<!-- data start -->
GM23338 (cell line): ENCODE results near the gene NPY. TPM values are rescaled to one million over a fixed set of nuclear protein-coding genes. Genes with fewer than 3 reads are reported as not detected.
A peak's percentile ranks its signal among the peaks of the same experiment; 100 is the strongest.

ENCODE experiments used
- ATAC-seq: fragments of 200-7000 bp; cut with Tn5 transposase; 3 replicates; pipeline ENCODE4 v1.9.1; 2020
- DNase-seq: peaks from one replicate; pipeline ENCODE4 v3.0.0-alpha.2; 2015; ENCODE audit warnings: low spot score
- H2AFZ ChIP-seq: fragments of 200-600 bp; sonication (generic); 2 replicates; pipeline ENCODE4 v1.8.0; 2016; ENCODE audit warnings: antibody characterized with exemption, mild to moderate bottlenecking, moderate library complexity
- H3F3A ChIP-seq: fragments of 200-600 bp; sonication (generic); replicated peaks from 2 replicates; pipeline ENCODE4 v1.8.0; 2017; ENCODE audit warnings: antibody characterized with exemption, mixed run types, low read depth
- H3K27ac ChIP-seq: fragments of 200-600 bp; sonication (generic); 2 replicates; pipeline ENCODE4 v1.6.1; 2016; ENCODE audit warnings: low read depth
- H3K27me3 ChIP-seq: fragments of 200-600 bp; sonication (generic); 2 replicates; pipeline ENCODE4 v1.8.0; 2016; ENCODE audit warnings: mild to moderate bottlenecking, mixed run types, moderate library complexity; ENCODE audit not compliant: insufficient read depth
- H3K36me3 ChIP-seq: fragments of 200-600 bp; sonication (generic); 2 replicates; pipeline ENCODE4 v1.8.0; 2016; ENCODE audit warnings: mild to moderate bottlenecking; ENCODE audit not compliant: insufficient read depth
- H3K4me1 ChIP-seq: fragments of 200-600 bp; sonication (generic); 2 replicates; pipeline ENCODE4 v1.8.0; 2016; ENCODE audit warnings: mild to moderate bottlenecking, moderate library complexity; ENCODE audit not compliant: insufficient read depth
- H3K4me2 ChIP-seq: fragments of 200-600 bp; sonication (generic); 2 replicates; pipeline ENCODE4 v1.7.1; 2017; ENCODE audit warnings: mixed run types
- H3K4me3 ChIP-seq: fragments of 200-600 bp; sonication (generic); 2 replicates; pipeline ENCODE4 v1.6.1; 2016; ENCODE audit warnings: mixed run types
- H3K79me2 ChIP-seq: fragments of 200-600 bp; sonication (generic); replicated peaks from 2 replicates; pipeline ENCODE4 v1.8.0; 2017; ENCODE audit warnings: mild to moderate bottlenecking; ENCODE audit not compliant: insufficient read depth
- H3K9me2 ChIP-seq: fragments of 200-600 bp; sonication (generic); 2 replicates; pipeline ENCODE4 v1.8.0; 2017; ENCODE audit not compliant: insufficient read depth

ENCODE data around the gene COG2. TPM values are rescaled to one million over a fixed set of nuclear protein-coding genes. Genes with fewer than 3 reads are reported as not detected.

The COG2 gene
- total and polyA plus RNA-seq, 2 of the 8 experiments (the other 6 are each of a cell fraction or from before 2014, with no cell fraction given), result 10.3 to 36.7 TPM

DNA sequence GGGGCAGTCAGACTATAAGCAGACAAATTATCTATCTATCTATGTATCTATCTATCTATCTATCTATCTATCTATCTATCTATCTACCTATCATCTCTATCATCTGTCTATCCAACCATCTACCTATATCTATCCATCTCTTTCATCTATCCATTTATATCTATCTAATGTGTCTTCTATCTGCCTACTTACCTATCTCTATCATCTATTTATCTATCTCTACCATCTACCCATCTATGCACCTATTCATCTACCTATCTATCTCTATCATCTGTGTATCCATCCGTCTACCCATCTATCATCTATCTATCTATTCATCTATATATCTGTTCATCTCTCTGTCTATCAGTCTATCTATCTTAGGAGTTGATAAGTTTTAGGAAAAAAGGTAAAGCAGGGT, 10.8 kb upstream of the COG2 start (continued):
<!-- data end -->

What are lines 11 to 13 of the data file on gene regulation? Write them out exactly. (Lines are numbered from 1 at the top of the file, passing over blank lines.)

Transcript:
- H3K4me1 ChIP-seq: fragments of 200-600 bp; sonication (generic); 2 replicates; pipeline ENCODE4 v1.8.0; 2016; ENCODE audit warnings: mild to moderate bottlenecking, moderate library complexity; ENCODE audit not compliant: insufficient read depth
- H3K4me2 ChIP-seq: fragments of 200-600 bp; sonication (generic); 2 replicates; pipeline ENCODE4 v1.7.1; 2017; ENCODE audit warnings: mixed run types
- H3K4me3 ChIP-seq: fragments of 200-600 bp; sonication (generic); 2 replicates; pipeline ENCODE4 v1.6.1; 2016; ENCODE audit warnings: mixed run types